There’s some big news on the whole next gen Hi-Def DVD format. It appears that since Warner dropped HD-DVD the red camp is being hit with a massive attack of bad news.
Ars Technica and others are reporting two pieces of bad news for those of you who support the red discs. Firstly, Best Buy has decided to recommend Blu-Ray over HD-DVD to customers. While they won’t stop selling HD-DVD players/discs at the moment their sales associates will advise people looking for High Def content to head Blu-Ray’s way. While this probably doesn’t directly effect anyone reading my blog as most of you probably don’t take Blue Shirt advice (want a service plan)?
The bigger nail in HD-DVD’s coffin is that Netflix has decided that it will no longer carry HD-DVD. As of now they will not be buying new HD-DVD discs and will be removing the current HD-DVD’s from circulation in the coming months.
Both of these pieces of news mean that people have even more reason to go blue and not red when buying their movies. This will likely drive more consumers into the Blu-Ray camp which is probably a good thing overall. Honestly, neither standard will really catch on as long as both still exist. Hopefully, Universal and Paramount give up their silly ways and start releasing Blu-Rays so I can get Bourne and Serenity in High-Def.
As for those of you who bought Laserdisc 2.0 I hope you enjoy your collector’s items.
Honestly, I think the consumers lost with Blu-ray. The ONLY thing Blu-ray has that HD DVD doesn’t is more capacity.
From a consumer standpoint, Blu-ray was released prematurely. Want to watch the cool PiP commentary on your new $500 player? Whoops, you just have a Profile 1.0 player, now you have to buy a new player.
Want to download cool features from the internet on your even newer $500 player? Whoops, you just have a Profile 1.1 player, now you have to buy an even newer player.
How about buying a cool European Blu-ray disc? Whoops, it’s in a different region than your region A player. Can’t fix that legally, unless you want to buy a region B or C player or a region free player if they will ever exist.
I know, you want to play that Blu-ray disc on your older DVD players around your house. Whoops, Blu-ray doesn’t even offer Combo Discs, now you get to buy both Blu-ray and DVD!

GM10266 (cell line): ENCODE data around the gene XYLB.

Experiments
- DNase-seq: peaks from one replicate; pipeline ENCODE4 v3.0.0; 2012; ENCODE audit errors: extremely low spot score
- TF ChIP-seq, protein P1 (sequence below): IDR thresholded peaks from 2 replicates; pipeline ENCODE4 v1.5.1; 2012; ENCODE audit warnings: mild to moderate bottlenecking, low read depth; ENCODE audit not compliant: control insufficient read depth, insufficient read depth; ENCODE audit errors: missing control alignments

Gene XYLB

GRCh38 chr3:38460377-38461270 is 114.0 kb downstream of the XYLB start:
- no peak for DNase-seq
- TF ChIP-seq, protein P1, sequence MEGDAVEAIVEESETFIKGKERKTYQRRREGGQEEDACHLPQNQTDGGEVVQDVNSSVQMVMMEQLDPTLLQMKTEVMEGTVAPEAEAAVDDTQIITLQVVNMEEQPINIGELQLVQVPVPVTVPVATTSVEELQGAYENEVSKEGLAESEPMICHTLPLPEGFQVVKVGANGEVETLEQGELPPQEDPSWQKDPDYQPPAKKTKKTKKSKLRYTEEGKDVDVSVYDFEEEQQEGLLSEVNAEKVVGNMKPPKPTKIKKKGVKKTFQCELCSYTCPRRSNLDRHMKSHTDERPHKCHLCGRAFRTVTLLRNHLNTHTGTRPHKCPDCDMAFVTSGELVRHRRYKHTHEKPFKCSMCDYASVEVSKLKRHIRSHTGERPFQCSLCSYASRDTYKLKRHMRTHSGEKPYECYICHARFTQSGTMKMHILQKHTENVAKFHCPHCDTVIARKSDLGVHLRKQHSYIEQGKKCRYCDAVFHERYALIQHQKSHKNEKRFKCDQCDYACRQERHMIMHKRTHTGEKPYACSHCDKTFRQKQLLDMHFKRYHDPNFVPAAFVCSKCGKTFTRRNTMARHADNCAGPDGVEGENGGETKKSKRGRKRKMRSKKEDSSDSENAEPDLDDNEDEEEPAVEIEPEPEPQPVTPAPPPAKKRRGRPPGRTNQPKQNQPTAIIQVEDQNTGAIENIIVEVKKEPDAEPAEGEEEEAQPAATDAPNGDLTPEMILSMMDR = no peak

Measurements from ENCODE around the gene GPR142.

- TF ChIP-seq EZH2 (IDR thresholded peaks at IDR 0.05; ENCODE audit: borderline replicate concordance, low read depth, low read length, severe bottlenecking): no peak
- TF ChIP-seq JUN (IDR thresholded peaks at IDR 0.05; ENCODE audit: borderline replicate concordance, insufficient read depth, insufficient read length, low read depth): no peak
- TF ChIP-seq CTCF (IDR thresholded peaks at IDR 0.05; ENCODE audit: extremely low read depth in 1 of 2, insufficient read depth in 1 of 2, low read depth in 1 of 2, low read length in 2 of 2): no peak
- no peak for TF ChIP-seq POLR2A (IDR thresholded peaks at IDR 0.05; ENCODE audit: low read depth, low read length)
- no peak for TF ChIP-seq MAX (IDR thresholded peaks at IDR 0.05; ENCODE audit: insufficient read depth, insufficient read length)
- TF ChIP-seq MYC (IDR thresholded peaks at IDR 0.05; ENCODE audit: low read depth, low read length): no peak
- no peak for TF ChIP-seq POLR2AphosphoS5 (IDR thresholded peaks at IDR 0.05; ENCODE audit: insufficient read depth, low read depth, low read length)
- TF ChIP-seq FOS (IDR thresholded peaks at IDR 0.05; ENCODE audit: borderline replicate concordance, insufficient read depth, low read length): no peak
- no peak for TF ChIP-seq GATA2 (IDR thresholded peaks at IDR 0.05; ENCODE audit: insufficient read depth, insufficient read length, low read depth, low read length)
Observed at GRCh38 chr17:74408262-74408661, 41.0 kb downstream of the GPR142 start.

Oh, maybe you want to play that new Blu-ray disc that supports that awesome BD+ encryption? Whoops, you have to wait a few weeks for your player to release a firmware update to support it (if ever. I’m looking at you, Samsung.)
I’ve been able to do all of the above with my cheaper $200 HD DVD player since about 6 months ago. And the consumers have won?
Call me bitter, but I’ll enjoy my HD DVDs now until my player dies. I will buy a combo player for my computer once I finally upgrade, since I’m assuming a computer will be upgradeable to any more Profiles or encryption Blu-ray decides to come up with.
I respectfully disagree that consumers lost (though early adopters didn’t win). Of the two formats BluRay is older. In fact you could buy consumer recorders as of 2003 in Japan. The BluRay Disc Associated was actually formed all the way back in 2000. (I read about BluRay back in highschool.)
The whole thing wasn’t really mass produced until much later due to issues over patents on Blue Laser diodes but that’s a different story.
If we look at HD-DVD’s history it came about much later around 2002/2003 after the DVD forum saw what the BluRay group had done and decided they wanted their own format. Originally HD-DVD wasn’t even going to be higher capacity, they were going to use MPEG4 to burn HD content onto normal DVDs. Luckily, someone threw that crappy idea out the window.
There were talks about combining both formats so the consumer’s wouldn’t lose but BluRay wanted to use Java, while Microsoft had convinced the DVD forum their HDi system was better. I think the system broke down because Microsoft knew Sony was counting on BluRay in the PS3 and wanted to try and destroy any advantage that gave Sony. Not to mention they wanted some royalties for every PS3 sold. (There’s also the rumor MS did it to delay both formats so they could release some online system they fully control that would crush both, XBOX LIVE! anyone?)